Singer James Ingram dies at 66
MANILA, Philippines – Singer James Ingram, best known for the hit songs "Just Once," "I Don't Have A Heart," and "And Baby Come To Me" has died on Tuesday, January 29. He was 66.
The news was confirmed by his friend, performer Debbie Allen, on Twitter. "I have lost my dearest friend and creative partner James Ingram to the Celestial Choir. He will always be cherished, loved and remembered for his genius, his love of family and his humanity. I am blessed to have been so close. We will forever speak his name."
I have lost my dearest friend and creative partner James Ingram to the Celestial Choir. He will always be cherished, loved and remembered for his genius, his love of family and his humanity. I am blessed to have been so close. We will forever speak his name. pic.twitter.com/TDJfpbbJWa— Debbie Allen (@msdebbieallen) January 29, 2019
A native of the US state of Ohio, Ingram launched his music career with the band Revelation Funk and later played keyboard for soul pioneer Ray Charles.
His rise to fame came after he lent his smooth vocals to the songs "Just Once" and "One Hundred Ways" on an album recorded by industry legend Quincy Jones.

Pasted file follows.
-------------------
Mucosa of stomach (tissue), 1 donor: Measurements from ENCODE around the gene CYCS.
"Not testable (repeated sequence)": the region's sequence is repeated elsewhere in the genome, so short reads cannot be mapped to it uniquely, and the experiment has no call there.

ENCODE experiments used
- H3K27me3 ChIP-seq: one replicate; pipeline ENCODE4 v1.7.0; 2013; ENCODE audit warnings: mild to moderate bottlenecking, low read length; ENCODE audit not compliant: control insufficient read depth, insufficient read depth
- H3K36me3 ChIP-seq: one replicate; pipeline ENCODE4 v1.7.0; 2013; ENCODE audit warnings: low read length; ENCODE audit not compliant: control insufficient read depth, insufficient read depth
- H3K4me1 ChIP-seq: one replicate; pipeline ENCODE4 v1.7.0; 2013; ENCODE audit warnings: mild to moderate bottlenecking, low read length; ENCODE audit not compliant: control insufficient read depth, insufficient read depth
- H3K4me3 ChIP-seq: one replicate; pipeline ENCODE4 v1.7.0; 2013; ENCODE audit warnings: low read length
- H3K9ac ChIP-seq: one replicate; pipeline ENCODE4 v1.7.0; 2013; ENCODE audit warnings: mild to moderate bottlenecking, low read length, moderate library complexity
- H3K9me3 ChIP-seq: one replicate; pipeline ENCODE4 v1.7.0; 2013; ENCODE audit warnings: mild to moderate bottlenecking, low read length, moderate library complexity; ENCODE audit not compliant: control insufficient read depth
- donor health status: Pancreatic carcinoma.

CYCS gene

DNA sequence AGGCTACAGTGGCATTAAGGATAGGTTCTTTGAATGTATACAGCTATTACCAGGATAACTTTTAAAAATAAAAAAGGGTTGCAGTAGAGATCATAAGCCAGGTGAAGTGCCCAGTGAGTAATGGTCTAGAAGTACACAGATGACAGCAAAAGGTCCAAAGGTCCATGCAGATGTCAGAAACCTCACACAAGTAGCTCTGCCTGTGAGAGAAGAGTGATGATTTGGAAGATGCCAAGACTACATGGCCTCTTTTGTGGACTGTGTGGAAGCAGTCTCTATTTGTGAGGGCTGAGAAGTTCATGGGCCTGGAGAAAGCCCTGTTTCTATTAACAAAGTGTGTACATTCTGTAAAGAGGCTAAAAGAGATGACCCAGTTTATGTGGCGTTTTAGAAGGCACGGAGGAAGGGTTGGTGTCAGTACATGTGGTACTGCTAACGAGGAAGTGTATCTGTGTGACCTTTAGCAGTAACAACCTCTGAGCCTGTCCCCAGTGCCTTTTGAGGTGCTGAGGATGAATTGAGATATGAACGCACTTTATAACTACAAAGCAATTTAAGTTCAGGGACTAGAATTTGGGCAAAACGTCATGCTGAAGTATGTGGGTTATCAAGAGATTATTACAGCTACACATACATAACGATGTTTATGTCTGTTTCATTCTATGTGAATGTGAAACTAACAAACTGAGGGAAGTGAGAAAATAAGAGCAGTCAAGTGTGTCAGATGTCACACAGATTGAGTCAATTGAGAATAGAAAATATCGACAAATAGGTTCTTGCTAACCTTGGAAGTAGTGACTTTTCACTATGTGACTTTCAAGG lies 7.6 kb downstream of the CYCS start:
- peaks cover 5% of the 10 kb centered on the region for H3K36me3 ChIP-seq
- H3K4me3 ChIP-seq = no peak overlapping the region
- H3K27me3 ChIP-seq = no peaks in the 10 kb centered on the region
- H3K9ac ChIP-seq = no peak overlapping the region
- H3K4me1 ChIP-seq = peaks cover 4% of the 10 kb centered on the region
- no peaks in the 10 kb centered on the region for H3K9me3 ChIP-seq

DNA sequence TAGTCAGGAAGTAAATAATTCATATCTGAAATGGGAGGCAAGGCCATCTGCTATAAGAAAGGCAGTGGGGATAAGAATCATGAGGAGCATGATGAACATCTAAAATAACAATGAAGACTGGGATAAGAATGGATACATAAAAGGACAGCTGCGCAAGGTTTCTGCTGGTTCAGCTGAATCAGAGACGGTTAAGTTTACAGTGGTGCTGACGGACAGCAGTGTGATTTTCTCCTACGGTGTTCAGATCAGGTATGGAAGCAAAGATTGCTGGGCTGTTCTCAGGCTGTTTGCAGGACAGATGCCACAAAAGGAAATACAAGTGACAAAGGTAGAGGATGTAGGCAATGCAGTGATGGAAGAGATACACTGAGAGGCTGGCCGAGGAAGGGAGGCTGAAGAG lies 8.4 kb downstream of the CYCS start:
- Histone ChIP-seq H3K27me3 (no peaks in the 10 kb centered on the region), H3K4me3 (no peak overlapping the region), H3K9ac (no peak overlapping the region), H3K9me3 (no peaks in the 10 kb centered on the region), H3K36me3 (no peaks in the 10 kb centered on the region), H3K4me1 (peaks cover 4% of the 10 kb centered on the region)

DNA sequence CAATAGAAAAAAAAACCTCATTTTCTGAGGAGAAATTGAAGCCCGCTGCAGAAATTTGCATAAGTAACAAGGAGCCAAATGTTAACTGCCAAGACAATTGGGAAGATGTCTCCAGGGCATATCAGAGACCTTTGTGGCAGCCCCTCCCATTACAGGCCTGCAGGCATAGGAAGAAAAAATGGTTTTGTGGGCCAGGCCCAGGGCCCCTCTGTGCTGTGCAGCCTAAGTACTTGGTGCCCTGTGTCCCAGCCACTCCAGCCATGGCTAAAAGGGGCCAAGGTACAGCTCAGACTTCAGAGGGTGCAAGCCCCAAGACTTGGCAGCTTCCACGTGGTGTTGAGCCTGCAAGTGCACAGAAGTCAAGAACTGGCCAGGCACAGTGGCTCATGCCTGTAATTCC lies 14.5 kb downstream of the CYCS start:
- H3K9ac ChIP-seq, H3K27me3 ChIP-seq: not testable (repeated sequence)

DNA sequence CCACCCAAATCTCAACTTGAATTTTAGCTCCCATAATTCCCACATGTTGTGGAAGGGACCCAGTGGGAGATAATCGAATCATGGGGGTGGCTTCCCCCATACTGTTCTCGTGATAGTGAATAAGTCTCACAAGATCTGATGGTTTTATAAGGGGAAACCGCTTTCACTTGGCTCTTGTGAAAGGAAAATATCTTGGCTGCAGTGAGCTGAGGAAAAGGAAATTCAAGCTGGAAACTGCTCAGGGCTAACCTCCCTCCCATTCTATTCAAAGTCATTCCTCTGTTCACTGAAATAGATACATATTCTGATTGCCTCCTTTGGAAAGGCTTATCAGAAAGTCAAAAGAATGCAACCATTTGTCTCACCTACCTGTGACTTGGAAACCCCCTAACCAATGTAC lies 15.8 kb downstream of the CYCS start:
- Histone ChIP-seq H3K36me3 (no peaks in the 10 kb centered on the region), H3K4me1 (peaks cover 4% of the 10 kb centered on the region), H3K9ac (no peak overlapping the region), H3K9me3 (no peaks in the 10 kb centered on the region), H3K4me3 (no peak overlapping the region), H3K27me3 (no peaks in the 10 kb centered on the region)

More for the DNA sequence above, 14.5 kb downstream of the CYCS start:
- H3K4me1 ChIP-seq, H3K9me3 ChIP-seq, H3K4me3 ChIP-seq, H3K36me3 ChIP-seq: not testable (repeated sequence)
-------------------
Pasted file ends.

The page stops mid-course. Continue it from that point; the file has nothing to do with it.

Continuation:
Ingram earned three Grammy nominations for the works, including Best New Artist, winning for Best Male R&B Vocal Performance in 1981.
With Jones, he also co-wrote Michael Jackson's hit "P.Y.T. (Pretty Young Thing)."
"There are no words to convey how much my <3 aches," tweeted Jones. "With that soulful, whisky sounding voice, James was simply magical."
"He was, & always will be, beyond compare."
Over his career, Ingram was nominated for 14 Grammys along with two Golden Globes and two Oscars, one for his duet with singer Patti Austin, "How Do you Keep the Music Playing?" that was featured in the movie "Best Friends."
Ingram also joined singer Linda Ronstadt to perform the song "Somewhere Out There" from the 1986 animated musical adventure film An American Tail, which sees a family of Jewish Russian mice flee to the United States.
He also collaborated with high-profile artists including Donna Summer, Viktor Lazlo and Natalie Cole.
"Ingram's rich voice and masterful songwriting has made a lasting impact on the music industry," the Recording Academy, the organization behind the Grammys, said in a statement. "Our thoughts go out to his loved ones during this difficult time." – with reports from Agence France-Presse/Rappler.com